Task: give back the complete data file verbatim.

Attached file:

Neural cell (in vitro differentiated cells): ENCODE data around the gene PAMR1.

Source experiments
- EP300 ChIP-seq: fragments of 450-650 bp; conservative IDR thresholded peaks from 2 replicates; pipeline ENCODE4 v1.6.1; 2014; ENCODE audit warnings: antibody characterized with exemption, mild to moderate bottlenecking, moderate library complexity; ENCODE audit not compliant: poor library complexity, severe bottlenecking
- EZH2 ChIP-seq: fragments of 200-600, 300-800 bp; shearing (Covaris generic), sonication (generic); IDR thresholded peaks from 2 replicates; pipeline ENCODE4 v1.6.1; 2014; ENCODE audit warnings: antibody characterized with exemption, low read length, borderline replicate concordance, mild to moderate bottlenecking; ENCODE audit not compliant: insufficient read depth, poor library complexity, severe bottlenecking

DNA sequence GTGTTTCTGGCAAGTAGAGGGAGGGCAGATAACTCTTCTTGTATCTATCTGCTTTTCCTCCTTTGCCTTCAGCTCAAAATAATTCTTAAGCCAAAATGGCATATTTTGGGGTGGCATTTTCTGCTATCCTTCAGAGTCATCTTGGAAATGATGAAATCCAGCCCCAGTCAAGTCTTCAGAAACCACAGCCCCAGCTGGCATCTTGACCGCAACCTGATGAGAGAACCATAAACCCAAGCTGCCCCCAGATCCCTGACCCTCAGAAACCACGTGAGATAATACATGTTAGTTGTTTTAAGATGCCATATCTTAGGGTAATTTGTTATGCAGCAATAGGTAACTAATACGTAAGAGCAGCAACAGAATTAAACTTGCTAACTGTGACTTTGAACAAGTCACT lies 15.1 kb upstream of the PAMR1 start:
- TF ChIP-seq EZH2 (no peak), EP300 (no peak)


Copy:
Neural cell (in vitro differentiated cells): ENCODE data around the gene PAMR1.

Source experiments
- EP300 ChIP-seq: fragments of 450-650 bp; conservative IDR thresholded peaks from 2 replicates; pipeline ENCODE4 v1.6.1; 2014; ENCODE audit warnings: antibody characterized with exemption, mild to moderate bottlenecking, moderate library complexity; ENCODE audit not compliant: poor library complexity, severe bottlenecking
- EZH2 ChIP-seq: fragments of 200-600, 300-800 bp; shearing (Covaris generic), sonication (generic); IDR thresholded peaks from 2 replicates; pipeline ENCODE4 v1.6.1; 2014; ENCODE audit warnings: antibody characterized with exemption, low read length, borderline replicate concordance, mild to moderate bottlenecking; ENCODE audit not compliant: insufficient read depth, poor library complexity, severe bottlenecking

DNA sequence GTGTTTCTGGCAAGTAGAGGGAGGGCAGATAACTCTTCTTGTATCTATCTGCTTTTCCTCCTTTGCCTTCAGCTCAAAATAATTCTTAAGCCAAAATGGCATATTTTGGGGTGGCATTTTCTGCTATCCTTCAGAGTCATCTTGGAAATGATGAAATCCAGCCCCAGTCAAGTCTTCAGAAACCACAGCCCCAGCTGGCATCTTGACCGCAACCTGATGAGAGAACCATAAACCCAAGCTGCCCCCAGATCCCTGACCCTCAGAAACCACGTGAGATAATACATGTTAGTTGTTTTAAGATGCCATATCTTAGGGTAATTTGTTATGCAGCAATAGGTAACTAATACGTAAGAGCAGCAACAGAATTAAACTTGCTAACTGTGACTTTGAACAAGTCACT lies 15.1 kb upstream of the PAMR1 start:
- TF ChIP-seq EZH2 (no peak), EP300 (no peak)